Tag: blogging

Why I Finally Started Using a Long White Cane

Long before I decided to begin using a long white cane, I recognized that my eyesight was declining and impacting many aspects of my life.

Among other things, my condition, RP, steals the light-gathering cells in your retina.  Meaning, where others could easily see to navigate, either inside or out, I struggled.   As it worsened, I hesitated going out alone at night.  I hesitated going out with people who didn’t know my sight challenges.  Even on a sunny day, if a shadow wasn’t being cast by steps, I could go flying down them.  I really needed to start using a white cane.  But, like so many in that situation, I held off.

The big wake-up call happened at age 45 when I failed the vision test for my driver’s license.  A follow-up visit to my eye doctor sealed the news.  He pronounced that I now met the terms for being legally blind.   As I sat dejected in the exam chair, he recommended I contact service providers who, among other things, could get me the white cane training I’d need.

For months, I vacillated between thinking of following the doctor’s advice and holding off.  I couldn’t verbalize what kept me from taking his sensible advice.  I knew no blind person to whom I could talk about this.

In my case and maybe for others, my reluctance was really based on fear.  No, I wasn’t afraid of the cane itself, it was fear of what people I knew would now think about me when I appeared with a white cane.  Fear that I’d no longer be seen as the competent guy that I knew I was.  Fear that coworkers or supervisors might start treating me differently and maybe start questioning my work.  Fear that friends would feel sorry for me and want to be overly helpful.  Maybe I was just uncomfortable at the thought of beginning to present as a blind person.

Then there is the thing that guys might not talk about.  If you’re at the age when you’re hoping to go out on dates or find a partner for life, a guy is likely to think his chances are slim if he advertises his disability.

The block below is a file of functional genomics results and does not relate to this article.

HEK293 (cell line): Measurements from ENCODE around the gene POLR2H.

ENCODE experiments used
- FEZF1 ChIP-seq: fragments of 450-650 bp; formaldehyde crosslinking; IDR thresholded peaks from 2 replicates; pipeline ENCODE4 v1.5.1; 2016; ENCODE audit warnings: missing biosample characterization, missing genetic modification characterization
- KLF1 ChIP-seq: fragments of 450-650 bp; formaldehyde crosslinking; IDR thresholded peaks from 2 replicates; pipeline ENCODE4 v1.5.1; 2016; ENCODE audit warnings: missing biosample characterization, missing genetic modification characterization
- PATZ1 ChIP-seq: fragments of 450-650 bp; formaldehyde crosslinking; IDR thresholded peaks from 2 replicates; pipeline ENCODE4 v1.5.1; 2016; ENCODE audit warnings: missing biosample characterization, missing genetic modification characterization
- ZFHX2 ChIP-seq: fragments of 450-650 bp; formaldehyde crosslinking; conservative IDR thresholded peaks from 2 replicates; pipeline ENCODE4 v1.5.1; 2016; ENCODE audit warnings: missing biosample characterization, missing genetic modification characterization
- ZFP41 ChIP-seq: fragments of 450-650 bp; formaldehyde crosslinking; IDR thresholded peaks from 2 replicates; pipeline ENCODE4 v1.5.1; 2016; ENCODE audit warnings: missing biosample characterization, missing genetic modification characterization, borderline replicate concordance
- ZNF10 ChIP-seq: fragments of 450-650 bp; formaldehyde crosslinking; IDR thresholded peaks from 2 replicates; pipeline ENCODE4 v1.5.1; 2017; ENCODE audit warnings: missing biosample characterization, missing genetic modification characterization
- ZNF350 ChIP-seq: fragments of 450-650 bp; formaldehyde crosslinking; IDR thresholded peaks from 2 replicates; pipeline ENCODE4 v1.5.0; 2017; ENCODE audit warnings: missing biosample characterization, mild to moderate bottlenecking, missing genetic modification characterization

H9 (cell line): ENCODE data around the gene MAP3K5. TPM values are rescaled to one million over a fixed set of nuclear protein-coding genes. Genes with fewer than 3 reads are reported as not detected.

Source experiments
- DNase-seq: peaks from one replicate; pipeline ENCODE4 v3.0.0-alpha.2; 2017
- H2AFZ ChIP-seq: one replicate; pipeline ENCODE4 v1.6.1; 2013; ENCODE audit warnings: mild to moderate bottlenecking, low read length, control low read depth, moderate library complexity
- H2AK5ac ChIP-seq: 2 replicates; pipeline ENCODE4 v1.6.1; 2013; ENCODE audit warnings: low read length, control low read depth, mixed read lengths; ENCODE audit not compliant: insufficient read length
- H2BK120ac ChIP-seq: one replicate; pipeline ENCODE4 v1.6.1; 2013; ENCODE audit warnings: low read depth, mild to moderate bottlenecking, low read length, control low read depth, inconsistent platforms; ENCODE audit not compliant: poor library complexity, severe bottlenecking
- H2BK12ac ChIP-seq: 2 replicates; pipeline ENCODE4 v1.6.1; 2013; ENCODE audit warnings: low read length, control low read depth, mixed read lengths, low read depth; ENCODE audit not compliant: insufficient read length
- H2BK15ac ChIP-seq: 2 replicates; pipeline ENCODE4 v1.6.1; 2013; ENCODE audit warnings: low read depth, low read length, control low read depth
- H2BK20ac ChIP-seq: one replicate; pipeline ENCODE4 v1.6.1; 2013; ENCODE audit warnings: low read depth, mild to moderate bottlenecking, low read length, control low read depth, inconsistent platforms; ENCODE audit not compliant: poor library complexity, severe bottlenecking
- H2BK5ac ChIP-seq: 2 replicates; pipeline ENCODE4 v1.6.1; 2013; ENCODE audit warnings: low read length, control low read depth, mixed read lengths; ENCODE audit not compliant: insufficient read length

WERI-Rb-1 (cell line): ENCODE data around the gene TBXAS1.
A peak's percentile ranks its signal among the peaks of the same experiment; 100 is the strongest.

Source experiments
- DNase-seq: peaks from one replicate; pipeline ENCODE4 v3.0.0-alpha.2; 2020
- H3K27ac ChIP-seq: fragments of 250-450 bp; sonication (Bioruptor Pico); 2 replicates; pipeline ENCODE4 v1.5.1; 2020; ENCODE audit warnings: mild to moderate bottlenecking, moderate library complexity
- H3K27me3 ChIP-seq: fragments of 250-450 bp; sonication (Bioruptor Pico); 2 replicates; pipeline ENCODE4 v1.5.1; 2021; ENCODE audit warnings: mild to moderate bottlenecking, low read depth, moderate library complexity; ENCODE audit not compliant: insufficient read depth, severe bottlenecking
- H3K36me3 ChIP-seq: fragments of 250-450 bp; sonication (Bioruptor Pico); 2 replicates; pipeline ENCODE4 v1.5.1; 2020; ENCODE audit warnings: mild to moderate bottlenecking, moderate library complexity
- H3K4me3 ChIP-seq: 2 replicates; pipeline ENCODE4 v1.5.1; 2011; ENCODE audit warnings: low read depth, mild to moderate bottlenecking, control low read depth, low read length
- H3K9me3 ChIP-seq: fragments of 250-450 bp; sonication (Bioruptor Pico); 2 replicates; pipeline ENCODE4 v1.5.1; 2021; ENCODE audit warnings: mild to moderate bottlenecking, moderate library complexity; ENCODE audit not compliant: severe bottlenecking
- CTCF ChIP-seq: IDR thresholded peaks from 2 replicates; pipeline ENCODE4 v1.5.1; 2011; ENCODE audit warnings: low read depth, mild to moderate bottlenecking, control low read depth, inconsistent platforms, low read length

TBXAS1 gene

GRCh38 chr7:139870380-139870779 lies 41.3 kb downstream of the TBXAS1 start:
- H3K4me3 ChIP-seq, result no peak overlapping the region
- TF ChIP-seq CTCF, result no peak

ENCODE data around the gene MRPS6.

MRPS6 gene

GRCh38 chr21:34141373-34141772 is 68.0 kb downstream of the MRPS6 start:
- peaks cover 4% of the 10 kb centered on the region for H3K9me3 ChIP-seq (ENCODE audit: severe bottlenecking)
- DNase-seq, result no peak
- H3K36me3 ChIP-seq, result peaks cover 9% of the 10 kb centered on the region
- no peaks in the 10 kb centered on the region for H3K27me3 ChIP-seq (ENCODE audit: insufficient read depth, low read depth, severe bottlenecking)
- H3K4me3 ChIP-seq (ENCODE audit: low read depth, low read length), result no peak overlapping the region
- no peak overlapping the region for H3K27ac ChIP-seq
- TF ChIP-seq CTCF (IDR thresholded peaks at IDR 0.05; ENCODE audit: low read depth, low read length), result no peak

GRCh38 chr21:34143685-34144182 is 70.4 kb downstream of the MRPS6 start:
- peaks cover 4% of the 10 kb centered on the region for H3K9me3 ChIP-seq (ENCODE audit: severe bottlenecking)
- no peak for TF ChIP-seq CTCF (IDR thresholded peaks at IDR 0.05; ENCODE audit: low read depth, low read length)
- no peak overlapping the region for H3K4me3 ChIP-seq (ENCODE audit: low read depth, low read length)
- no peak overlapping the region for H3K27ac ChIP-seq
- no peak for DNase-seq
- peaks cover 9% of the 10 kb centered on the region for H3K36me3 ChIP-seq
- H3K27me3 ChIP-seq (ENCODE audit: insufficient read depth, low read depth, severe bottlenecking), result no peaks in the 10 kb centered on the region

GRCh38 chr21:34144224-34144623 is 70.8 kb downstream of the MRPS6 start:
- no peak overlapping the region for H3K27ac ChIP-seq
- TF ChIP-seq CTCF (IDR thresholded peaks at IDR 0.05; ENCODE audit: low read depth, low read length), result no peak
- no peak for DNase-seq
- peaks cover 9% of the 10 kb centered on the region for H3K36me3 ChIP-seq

On that point, significant vision-loss wasn’t a factor until after I married.  But before we were engaged, I told her of my retina condition.  I explained that already, I was uncomfortable with night-driving and it would probably get worse.  Her response was simply, “Well okay, then let me start doing all the night driving”.  And that was all there was to it.  I’m a lucky guy.

During a period when I was open to the idea of using a cane, I learned there was a local chapter of a national blind organization in my city and they had an upcoming meeting.  Meeting and talking to both vision-impaired and totally blind members over a period of months, gradually got me over the hump.  I obtained my first folding cane and started learning proper travel techniques.

As I practiced with the cane on walking trails, it was obvious how helpful the cane was.  No more tripping on uneven pavement or stepping into water-filled holes.  Those coming towards me assumed I didn’t see them and gave me wide berth.  Past concerns I’d bump into people, happily vanished.

I worked in a large government complex downtown and had a responsible job.  Even as my vision declined, I was able to successfully travel inside and around the buildings.  I never ended up pulling my folding cane out of my shoulder bag at work.  I did use that cane to get to the bus from home, from the bus to the building and then reverse it all at the end of the day.

I did use a cane when I became involved with new volunteer organizations.  I did use it whenever we traveled by plane or train.  Beside the benefits I’ve already mentioned, a bonus was if I stepped into a confusingly designed or poorly lit public restroom, some helpful guy might be in there and offer some useful directions.  If I accidently bumped into someone, my apology and the sight of my cane always prevented any misunderstanding.

This isn’t a blog on where to go to get assistance.  Dear reader, you could be living anywhere.  But, you might reach out to those in your community who work with seniors or contact your local or state library.  If you have access to the internet, search for the word “blind organization” and the name of your state.  If you have such a thing, consult your phone book.